Let us sing praise. Let us respond to the invitation before us. Let us choose to Praise God with our voices, and let our hearts respond to Him who saves us. This wonderful psalm has one of the most prominent positions within the Divine Office. It is the introductory psalm which is prayed each day (there are alternatives in psalms 100, 67, and 24). In the tradition of the divine office the first words spoken each day would be “Lord open my lips, and my mouth will proclaim your praise.” You would then find yourself joining the chorus of voices around the world and throughout time praying “Come, let us sing praise to the LORD.”
An Invitation to Praise God
1Come, let us sing praise to the LORD, * shout with joy to the Rock of our salvation. 2Let us enter His presence with a song of thanksgiving, * singing joyful songs to Him. 3For the LORD is a great God, * and the great king above all gods. 4In His hand are the depths of the earth, * and the mountain peaks are His also. 5The sea is His for He made it, * the dry land His hands formed. 6Come, let us bow down and worship, * let us kneel before the LORD our maker. 7For He is our God, and we are the people of his pasture, * and the flock of His hand. Today, will you hear His voice, † 8 "Do not harden not your hearts, * as at Meribah and during the temptation in the wilderness. 9Where your ancestors tested and provoked Me, * although they were witness to My work." 10"Forty years that generation disgusted Me", † and I said, "they are a people whose hearts go astray, * and they do not know My ways." 11So I swore in My anger, * "never shall they enter into My rest."
There is a gentleness within the opening lines of this psalm. The Psalmist beckons us, all of us, into praising the Lord. There is an incremental building of praise. Sing praise, shout with joy, sing a song, sing many songs, bowing down, and kneeling before the Lord. How this wonderfully mirrors the journey of falling in love with God.
As time continues its forward march I find myself never lacking of Gods grace and mercy. It wells up within me. In these opening verses we find ourselves reminded of that first invitation to turn towards the Lord our great God. May we treasure the building of praise this psalm returns us to in our own lives. May each day build with praise from our first words until our eyes end their day in slumber.
6Come, let us bow down and worship, * let us kneel before the LORD our maker.
Wisdom as a Warning
The second part of this psalm provides us contrast and a warning. For the sake of contrast let us place these passages side by side.
7For He is our God, and we are the people of his pasture, * and the flock of His hand.
11So I swore in My anger, * "never shall they enter into My rest."
Without seeing these lines within the same psalm you would be forgiven for thinking they were from different places. There is such a stark difference between the interaction of God with those in verse 7 and those in verse 11.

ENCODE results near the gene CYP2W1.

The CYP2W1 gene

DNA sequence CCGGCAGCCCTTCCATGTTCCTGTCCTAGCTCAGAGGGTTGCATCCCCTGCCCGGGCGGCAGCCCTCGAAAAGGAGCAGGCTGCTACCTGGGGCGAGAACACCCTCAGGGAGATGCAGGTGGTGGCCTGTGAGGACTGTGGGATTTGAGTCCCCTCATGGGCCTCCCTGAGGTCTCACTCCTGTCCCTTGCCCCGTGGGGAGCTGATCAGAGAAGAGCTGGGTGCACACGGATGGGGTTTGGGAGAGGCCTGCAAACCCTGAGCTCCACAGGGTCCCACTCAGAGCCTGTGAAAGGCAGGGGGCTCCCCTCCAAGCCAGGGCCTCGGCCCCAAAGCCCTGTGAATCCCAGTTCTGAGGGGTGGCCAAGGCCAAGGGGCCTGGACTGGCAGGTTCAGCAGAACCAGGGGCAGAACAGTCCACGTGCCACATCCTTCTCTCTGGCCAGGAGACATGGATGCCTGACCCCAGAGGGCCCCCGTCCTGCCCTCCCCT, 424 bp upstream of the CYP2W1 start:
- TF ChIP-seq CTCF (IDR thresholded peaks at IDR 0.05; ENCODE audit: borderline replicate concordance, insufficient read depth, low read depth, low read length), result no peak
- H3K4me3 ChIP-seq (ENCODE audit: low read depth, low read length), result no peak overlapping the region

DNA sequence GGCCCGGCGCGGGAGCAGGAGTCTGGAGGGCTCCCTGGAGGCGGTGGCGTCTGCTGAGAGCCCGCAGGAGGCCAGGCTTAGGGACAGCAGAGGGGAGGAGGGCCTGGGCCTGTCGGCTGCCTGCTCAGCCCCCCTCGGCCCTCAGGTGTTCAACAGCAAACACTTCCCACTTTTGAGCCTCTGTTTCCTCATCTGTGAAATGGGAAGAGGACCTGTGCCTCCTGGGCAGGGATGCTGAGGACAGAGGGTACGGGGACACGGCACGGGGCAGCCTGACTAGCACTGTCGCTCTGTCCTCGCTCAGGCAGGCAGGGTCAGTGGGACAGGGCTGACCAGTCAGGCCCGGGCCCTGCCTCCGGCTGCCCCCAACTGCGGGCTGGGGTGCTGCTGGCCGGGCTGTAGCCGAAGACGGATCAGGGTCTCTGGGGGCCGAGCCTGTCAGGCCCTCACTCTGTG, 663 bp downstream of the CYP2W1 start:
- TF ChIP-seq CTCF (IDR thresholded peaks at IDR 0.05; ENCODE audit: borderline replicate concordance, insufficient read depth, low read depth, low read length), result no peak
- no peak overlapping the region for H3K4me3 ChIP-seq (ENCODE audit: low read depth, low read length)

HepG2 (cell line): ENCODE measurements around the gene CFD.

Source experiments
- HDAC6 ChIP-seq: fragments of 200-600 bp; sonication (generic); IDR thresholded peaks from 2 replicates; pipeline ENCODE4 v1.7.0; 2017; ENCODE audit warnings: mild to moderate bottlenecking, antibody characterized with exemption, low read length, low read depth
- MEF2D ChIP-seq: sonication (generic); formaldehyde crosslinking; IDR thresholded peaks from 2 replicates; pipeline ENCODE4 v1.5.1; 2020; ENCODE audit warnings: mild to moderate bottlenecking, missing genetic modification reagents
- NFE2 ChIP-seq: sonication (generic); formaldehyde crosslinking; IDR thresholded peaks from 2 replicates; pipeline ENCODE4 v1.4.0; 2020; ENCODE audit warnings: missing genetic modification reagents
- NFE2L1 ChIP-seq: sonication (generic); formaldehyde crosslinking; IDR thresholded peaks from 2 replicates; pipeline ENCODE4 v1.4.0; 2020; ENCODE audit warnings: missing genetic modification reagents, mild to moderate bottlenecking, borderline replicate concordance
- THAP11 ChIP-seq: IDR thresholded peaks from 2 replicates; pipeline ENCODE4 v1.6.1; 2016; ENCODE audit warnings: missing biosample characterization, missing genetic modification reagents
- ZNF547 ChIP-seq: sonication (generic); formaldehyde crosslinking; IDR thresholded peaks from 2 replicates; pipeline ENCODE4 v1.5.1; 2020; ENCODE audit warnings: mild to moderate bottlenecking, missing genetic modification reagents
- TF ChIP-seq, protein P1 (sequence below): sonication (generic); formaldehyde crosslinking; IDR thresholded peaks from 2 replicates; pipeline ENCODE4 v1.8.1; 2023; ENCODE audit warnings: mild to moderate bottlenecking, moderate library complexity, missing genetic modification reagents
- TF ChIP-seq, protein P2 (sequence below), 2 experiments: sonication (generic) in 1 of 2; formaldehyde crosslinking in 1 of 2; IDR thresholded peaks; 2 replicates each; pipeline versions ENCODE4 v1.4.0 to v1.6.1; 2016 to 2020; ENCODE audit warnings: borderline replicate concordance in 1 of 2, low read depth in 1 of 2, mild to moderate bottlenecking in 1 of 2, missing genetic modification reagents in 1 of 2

The warning is presented to us with words from the Lord. Echoing back to their time in the wilderness. We are reminded of their choice to turn from God and let their hearts harden. The psalmist has already made very clear what God longs for – for us to be the people of his pasture protected by Gods hand.
They had witnessed God save them from Egypt and provide for them in the arid wilderness. This should have led to praising God and trusting Him. Instead they tested God, worshiped idols, pursued temptations, and were left to perish in the desert.
The wisdom of the psalmist is to call us to praise. The wisdom is to not forget the good works the Lord has done for us. There is wisdom in the honesty of how easy it is to forget. Embracing a humble refrain of praise for what God has done for us.
Let us praise the Lord who has made all things, holds all things, and sustains all things.
Selecting a Title
The Latin title given to this psalm is ‘Invitatio Ad Laudem Dei’ or ‘An Invitation to Praise God’. This reflects the first several verses that are loaded with praise for God, and the conclusion of the psalm as a warning where lack of praise can lead us. At the same time it reflects its placement within the Divine Office. That we open every day with an Invitation to Praise God.
Translations for Urban Monastic are open to refinement and improvement. This has been translated. Yet, this is a reminder that no translation is ever complete. Cultures change, languages change, we better understand the source texts and languages, and adapt them as they get used in context. We will continue to refine and enhance our translations. If you are interested in helping, please let us know!
Paul Prins on 28 September 2022 along the Antrim Coast of Northern Ireland.